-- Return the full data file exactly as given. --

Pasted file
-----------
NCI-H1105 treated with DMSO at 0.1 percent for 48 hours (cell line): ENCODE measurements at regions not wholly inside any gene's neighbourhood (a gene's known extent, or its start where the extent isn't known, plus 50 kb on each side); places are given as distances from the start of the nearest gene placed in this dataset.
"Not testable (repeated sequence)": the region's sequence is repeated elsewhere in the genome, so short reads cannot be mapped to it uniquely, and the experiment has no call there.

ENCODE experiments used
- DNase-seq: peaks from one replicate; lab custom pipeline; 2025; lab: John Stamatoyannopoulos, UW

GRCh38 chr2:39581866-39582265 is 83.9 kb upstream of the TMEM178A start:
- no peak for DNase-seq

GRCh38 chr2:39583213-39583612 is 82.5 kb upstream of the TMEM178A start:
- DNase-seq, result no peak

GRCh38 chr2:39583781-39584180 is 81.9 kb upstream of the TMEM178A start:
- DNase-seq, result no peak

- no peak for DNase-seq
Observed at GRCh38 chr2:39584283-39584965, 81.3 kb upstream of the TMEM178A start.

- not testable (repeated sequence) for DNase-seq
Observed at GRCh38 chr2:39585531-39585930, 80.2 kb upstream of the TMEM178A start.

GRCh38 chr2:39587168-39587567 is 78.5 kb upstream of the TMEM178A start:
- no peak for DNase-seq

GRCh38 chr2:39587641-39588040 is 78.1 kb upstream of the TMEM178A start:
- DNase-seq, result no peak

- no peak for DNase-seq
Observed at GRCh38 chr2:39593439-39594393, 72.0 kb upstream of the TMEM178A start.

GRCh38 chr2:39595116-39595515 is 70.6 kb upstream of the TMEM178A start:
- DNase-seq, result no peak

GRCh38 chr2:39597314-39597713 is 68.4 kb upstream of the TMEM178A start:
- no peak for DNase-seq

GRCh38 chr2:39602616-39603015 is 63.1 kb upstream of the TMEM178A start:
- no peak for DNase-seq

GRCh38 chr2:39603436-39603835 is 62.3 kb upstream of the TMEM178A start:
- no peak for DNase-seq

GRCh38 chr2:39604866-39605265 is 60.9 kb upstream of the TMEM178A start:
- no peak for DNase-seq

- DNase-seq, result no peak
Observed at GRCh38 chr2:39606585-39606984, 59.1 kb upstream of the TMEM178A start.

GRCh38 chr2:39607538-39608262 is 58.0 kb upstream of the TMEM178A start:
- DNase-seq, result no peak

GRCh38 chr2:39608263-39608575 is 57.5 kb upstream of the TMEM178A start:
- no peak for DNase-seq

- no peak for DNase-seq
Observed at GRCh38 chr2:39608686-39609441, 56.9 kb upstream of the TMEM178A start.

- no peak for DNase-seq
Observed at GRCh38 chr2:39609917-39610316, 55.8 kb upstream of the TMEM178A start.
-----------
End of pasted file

NCI-H1105 treated with DMSO at 0.1 percent for 48 hours (cell line): ENCODE measurements at regions not wholly inside any gene's neighbourhood (a gene's known extent, or its start where the extent isn't known, plus 50 kb on each side); places are given as distances from the start of the nearest gene placed in this dataset.
"Not testable (repeated sequence)": the region's sequence is repeated elsewhere in the genome, so short reads cannot be mapped to it uniquely, and the experiment has no call there.

ENCODE experiments used
- DNase-seq: peaks from one replicate; lab custom pipeline; 2025; lab: John Stamatoyannopoulos, UW

GRCh38 chr2:39581866-39582265 is 83.9 kb upstream of the TMEM178A start:
- no peak for DNase-seq

GRCh38 chr2:39583213-39583612 is 82.5 kb upstream of the TMEM178A start:
- DNase-seq, result no peak

GRCh38 chr2:39583781-39584180 is 81.9 kb upstream of the TMEM178A start:
- DNase-seq, result no peak

- no peak for DNase-seq
Observed at GRCh38 chr2:39584283-39584965, 81.3 kb upstream of the TMEM178A start.

- not testable (repeated sequence) for DNase-seq
Observed at GRCh38 chr2:39585531-39585930, 80.2 kb upstream of the TMEM178A start.

GRCh38 chr2:39587168-39587567 is 78.5 kb upstream of the TMEM178A start:
- no peak for DNase-seq

GRCh38 chr2:39587641-39588040 is 78.1 kb upstream of the TMEM178A start:
- DNase-seq, result no peak

- no peak for DNase-seq
Observed at GRCh38 chr2:39593439-39594393, 72.0 kb upstream of the TMEM178A start.

GRCh38 chr2:39595116-39595515 is 70.6 kb upstream of the TMEM178A start:
- DNase-seq, result no peak

GRCh38 chr2:39597314-39597713 is 68.4 kb upstream of the TMEM178A start:
- no peak for DNase-seq

GRCh38 chr2:39602616-39603015 is 63.1 kb upstream of the TMEM178A start:
- no peak for DNase-seq

GRCh38 chr2:39603436-39603835 is 62.3 kb upstream of the TMEM178A start:
- no peak for DNase-seq

GRCh38 chr2:39604866-39605265 is 60.9 kb upstream of the TMEM178A start:
- no peak for DNase-seq

- DNase-seq, result no peak
Observed at GRCh38 chr2:39606585-39606984, 59.1 kb upstream of the TMEM178A start.

GRCh38 chr2:39607538-39608262 is 58.0 kb upstream of the TMEM178A start:
- DNase-seq, result no peak

GRCh38 chr2:39608263-39608575 is 57.5 kb upstream of the TMEM178A start:
- no peak for DNase-seq

- no peak for DNase-seq
Observed at GRCh38 chr2:39608686-39609441, 56.9 kb upstream of the TMEM178A start.

- no peak for DNase-seq
Observed at GRCh38 chr2:39609917-39610316, 55.8 kb upstream of the TMEM178A start.